Saturday, March 19, 2016

Traffic Jams are not new?

Sheila Kirby posted
Rush Hour C1909 
Dearborn and Randolph 
By Chicagohistory.com
Normally when I look at an old picture of Chicago, I'm impressed by how how much open space is on the road. One of the comments on this photo indicated this was staged. Thus the question mark in the title.

It is another data point concerning the transition from horses to cars. I don't see a single car in this 1909 photo. But there is a big truck?

This photo reminds me of the trip I took to Chicago with my daughter driving so that I could take pictures. We were headed east on North Ave. and when we were still west of Ashland we came to a stop and there were cars as far as we could see. More significantly, when all of the lights turned green, the cars did not move much. (Except for an Uber car illegally using a right turn lane to get pass us and then try to jam his way back into the through lane in the middle of a jammed intersection.) When we finally got to Ashland, we turned on it and took it to Milwaukee Ave. Then we went back north on Elston, which was neat because I was able to see the Morton Salt facility close up. We then turned right on North so that I could try to get some pictures of the Z-2 bridge. Then we went south at  Kingsbury to get off of North again. They keep creating more condos in the area, but they are not building improved  roads to accommodate more people living in the area. My trick of driving on the weekends when there is less traffic and more parking works fine in industrial areas. But not in Yuppieville.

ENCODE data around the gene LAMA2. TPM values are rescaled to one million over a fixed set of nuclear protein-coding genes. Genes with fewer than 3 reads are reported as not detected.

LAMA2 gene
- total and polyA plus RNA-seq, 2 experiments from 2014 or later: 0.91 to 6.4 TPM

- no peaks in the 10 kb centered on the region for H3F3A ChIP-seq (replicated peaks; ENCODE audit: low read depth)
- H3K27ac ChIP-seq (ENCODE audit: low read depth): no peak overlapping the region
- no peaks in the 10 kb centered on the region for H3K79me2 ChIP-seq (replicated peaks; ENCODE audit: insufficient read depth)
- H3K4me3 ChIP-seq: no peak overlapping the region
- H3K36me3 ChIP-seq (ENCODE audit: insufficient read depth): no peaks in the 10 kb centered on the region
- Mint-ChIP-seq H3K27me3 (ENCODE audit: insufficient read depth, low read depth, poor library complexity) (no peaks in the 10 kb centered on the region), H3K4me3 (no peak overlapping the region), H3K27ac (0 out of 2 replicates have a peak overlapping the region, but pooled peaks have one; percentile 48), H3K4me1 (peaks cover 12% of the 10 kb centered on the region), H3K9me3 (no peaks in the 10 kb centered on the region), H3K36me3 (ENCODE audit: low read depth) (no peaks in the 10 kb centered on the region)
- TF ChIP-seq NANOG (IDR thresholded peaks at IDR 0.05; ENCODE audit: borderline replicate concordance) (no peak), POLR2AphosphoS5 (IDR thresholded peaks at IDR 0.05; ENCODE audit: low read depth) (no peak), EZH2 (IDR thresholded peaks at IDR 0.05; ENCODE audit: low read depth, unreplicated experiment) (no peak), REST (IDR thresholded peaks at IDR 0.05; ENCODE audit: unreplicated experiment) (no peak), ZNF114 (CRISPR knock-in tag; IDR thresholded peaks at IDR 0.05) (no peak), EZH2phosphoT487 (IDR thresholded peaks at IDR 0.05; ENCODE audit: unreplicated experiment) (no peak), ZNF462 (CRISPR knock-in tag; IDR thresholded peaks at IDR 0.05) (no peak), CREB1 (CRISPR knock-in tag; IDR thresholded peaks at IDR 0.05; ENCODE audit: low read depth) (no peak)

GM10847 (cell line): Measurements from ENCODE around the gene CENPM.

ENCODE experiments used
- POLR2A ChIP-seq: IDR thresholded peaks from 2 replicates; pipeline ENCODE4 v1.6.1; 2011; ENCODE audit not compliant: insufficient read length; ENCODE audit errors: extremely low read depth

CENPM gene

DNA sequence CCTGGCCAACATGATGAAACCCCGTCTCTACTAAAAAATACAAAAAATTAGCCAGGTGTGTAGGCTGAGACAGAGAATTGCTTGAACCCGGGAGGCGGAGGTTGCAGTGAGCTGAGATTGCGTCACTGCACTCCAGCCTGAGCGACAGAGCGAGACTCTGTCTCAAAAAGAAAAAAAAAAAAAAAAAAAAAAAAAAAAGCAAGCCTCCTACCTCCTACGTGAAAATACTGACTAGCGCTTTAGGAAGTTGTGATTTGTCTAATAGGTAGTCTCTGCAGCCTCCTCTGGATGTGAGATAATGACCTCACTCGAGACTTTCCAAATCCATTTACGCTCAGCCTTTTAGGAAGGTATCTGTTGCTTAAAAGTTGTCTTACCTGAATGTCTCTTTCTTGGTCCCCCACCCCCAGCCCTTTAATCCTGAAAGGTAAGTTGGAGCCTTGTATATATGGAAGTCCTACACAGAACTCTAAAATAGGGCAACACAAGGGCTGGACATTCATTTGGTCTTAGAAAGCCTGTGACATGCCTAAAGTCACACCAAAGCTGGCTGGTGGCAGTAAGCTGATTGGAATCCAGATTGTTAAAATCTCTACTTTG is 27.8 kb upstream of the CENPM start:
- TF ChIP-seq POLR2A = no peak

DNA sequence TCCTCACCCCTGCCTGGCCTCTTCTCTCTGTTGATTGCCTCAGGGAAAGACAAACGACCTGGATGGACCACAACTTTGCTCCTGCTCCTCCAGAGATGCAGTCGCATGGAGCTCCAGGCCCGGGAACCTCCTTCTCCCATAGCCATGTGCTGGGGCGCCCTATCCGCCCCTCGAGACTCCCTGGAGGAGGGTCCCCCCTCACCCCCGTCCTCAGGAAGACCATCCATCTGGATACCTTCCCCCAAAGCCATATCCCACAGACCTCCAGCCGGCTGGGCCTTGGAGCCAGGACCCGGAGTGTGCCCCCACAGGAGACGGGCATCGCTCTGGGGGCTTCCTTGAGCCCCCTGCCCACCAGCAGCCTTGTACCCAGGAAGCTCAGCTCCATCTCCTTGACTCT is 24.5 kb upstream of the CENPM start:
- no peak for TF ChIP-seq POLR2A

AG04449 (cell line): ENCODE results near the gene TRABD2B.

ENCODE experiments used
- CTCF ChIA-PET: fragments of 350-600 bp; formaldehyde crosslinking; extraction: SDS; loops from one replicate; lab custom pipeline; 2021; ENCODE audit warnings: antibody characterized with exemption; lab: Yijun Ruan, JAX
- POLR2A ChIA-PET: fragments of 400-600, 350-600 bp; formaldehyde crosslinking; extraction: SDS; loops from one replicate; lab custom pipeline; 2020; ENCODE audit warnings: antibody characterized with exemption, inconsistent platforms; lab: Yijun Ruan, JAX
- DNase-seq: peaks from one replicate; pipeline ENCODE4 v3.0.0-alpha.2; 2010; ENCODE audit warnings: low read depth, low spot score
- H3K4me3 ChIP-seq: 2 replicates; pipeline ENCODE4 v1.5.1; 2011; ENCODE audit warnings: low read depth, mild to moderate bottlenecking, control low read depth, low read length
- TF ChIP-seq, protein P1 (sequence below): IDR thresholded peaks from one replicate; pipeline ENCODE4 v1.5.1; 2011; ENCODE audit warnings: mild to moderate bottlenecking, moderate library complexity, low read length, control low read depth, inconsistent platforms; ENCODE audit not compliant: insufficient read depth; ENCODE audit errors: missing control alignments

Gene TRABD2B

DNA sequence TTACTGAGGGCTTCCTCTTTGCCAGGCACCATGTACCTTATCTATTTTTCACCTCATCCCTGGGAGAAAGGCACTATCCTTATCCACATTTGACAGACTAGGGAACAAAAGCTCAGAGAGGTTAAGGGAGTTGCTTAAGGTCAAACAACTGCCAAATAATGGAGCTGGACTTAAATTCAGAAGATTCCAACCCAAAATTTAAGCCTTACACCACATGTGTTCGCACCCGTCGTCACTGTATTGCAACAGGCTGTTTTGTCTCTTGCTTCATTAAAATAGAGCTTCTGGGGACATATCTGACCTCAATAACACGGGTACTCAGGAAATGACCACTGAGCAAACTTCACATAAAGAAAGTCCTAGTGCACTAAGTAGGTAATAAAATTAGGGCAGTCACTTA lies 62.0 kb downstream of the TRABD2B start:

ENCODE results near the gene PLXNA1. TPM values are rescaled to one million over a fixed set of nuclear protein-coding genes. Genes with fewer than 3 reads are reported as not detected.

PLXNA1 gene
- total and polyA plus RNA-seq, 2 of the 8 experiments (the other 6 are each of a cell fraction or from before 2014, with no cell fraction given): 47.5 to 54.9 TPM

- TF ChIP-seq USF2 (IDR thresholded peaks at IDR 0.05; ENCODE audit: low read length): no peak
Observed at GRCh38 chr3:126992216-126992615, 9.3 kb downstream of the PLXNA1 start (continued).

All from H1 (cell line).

Richard Pitchford posted
Busy morning on the Rush St. Bridge, 1910, Chicago.
The Rush St. Bridge was dismantled shortly after completion of the Michigan Ave Bridge in the 1920s.
Ryerson and Burnham Archives, Art Institute of Chicago.
[Just a year after the picture above and over half of  the vehicles are cars. The horse/car ratio leads credence to the intersection photo being staged. It looks like cars generally used the left lane and horses used the right lane.
Update: the next day after posting this I came across several street scenes. I include them here in chronological order to demonstrate that the streets used to be fairly empty. It says a lot for the foresight of the original city planners that they designed the streets as wide as they did. These pictures also help show the progression from horses to cars.

Richard Pitchford posted
Madison and Clark, 1871 (prefire), Chicago. via Ryerson and Burnham Archives, Art Institute of Chicago

Richard Pitchford posted
State Street, 1890, Chicago.George Miller State Street, looking north from Madison. Can see Mandel Brothers on the right. Farther down is the Marshall Field building at Randolph Street.
Sheila Kirby shared Chicago History's photo
Looking north on State Street from Madison, 1898, Chicago.
David M Laz posted
South Grant Park, 1902, with the IC Station
Jeff Davies posted
State and Madison. Chicago. 1907. Detroit Publishing Company.
[Looking East down Madison. Louis Sullivan entrance for Carson Prairie Scott. Building now owned by Target, but the last time I was down there, they hadn't totally destroyed the elegance of the entrance.]

Richard Pitchford posted
Jackson and Financial Place (then called Sherman St.), 1910, Chicago.
Chet Lunsford The dome of the Hobb's federal building can be seen faintly.
Jeff Davies posted
Monroe Street. Chicago. 1912.